All lettuce used to be harvested by hand, but now growers all over the world are looking for less labour-intensive solutions. With labour scarcity and higher costs associated manual harvesting both on the increase, it’s high time for new varieties that can be harvested by machine.
Salinas Valley in the US is known for its high lettuce production. “The American fresh food industry is very dependent on agricultural labourers. Maize, cotton, rice, soya bean, and wheat production is largely mechanised, but many high-quality, labour-intensive crops, such as lettuce, still need labourers,” explains Jean Francois Thomin, Manager Marketing & Sales North America. Times are changing. “Fewer immigrants are arriving in the US to take on agricultural jobs. Agricultural labourers are also becoming older. At the start of this century, around a third of agricultural labourers was older than 35. Now it’s over half. This development places immense pressure on growers to find innovative solutions.”
“And that doesn’t only apply to America. Add to this the global ageing of the farming population, and it becomes clear that it is only a matter of time before we can no longer cope without new, advanced technologies,” states Jochem Koopman, Portfolio Manager. If we look at scale-up in the industry, these technologies offer a wealth of opportunities. Because it’s not only harvesting that can be done mechanically, planting and combatting disease also don’t need to be done manually. Also, the bigger the plot, the more options there are.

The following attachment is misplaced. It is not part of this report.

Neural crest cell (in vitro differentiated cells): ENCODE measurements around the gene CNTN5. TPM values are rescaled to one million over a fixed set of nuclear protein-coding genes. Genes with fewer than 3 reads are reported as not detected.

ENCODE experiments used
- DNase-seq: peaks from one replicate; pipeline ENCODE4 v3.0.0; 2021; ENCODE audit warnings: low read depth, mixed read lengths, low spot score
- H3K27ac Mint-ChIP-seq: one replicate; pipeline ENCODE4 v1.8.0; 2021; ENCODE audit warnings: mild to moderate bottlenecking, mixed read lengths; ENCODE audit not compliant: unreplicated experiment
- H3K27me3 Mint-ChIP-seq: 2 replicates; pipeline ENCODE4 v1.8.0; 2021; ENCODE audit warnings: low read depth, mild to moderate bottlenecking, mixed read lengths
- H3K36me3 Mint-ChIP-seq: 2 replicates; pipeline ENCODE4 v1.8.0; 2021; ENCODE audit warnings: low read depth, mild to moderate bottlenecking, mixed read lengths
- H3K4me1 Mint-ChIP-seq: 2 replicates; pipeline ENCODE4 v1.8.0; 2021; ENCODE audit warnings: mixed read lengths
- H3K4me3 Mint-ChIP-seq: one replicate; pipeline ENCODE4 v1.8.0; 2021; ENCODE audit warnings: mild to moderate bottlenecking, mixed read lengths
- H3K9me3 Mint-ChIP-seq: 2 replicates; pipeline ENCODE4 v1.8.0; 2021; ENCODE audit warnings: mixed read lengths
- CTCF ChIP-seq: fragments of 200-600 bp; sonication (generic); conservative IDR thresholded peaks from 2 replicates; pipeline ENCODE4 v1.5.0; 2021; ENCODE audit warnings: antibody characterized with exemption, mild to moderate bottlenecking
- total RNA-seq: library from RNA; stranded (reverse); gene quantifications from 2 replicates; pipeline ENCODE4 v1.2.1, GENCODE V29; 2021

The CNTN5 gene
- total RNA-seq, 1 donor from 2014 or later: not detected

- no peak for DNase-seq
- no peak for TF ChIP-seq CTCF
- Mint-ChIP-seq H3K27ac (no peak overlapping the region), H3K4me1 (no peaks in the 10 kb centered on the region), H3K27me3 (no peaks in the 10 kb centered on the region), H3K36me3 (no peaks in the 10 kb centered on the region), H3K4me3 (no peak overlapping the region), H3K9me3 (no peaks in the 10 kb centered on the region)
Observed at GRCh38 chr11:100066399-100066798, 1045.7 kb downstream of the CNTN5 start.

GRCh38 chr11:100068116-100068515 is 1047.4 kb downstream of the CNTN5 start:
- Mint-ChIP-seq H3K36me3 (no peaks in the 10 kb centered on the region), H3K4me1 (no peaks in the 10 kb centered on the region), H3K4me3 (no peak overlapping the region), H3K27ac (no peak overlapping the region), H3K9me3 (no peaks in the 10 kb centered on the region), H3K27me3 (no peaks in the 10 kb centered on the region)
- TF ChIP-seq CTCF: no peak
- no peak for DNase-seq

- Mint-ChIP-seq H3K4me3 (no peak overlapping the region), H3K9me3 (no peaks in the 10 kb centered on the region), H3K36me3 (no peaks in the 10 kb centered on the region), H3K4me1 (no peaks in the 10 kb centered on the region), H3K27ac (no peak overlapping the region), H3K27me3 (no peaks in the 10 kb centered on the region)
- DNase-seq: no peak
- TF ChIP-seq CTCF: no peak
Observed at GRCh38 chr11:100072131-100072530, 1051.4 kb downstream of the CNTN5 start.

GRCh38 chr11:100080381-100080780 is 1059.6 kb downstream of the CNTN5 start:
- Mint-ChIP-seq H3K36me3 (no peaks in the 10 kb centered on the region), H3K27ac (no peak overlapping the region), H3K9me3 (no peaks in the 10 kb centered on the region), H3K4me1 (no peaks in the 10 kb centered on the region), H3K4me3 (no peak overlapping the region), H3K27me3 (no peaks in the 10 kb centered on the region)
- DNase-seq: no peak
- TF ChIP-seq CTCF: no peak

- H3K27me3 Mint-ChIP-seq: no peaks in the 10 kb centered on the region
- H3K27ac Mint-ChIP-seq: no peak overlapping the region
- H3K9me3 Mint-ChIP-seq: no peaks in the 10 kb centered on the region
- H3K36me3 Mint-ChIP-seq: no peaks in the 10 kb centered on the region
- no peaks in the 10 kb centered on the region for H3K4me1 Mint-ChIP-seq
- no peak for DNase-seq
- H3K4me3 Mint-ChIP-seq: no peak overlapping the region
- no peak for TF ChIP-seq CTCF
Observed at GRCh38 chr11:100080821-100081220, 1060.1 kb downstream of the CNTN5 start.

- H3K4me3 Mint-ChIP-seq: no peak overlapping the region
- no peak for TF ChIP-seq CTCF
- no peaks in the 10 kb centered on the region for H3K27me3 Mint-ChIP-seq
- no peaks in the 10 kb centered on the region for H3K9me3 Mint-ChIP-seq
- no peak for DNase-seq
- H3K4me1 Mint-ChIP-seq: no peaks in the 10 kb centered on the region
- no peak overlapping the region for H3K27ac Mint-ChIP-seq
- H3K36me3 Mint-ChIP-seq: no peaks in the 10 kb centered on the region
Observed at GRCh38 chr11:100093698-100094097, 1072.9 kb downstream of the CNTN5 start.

So far it’s mainly lettuce with loose leaves, such as babyleaf and Eazyleaf® that farmers harvest mechanically, but global developments concerning labour have increased the demand for mechanical harvesting of heads of lettuce. Koopman: “Iceberg lettuce and Romaine are the most important types of lettuce for this development, and this involves mainly the lettuce intended for the processing industry. However, mechanical harvesting of a head of lettuce requires different properties in a variety than manual harvesting.
Koopman: “And that’s why at Enza Zaden we’re keeping a keen eye on technological developments. Of course, we maintain close contact with our customers and discuss their needs and wishes. The decision of whether or not to invest in mechanical harvesting varies per company and depends - among other factors - on the business strategy. We have noticed in recent years that increasing numbers of companies are looking at different types of products to make the harvesting process less labour-intensive. Our breeders are working on this and are developing new varieties that meet these new demands.”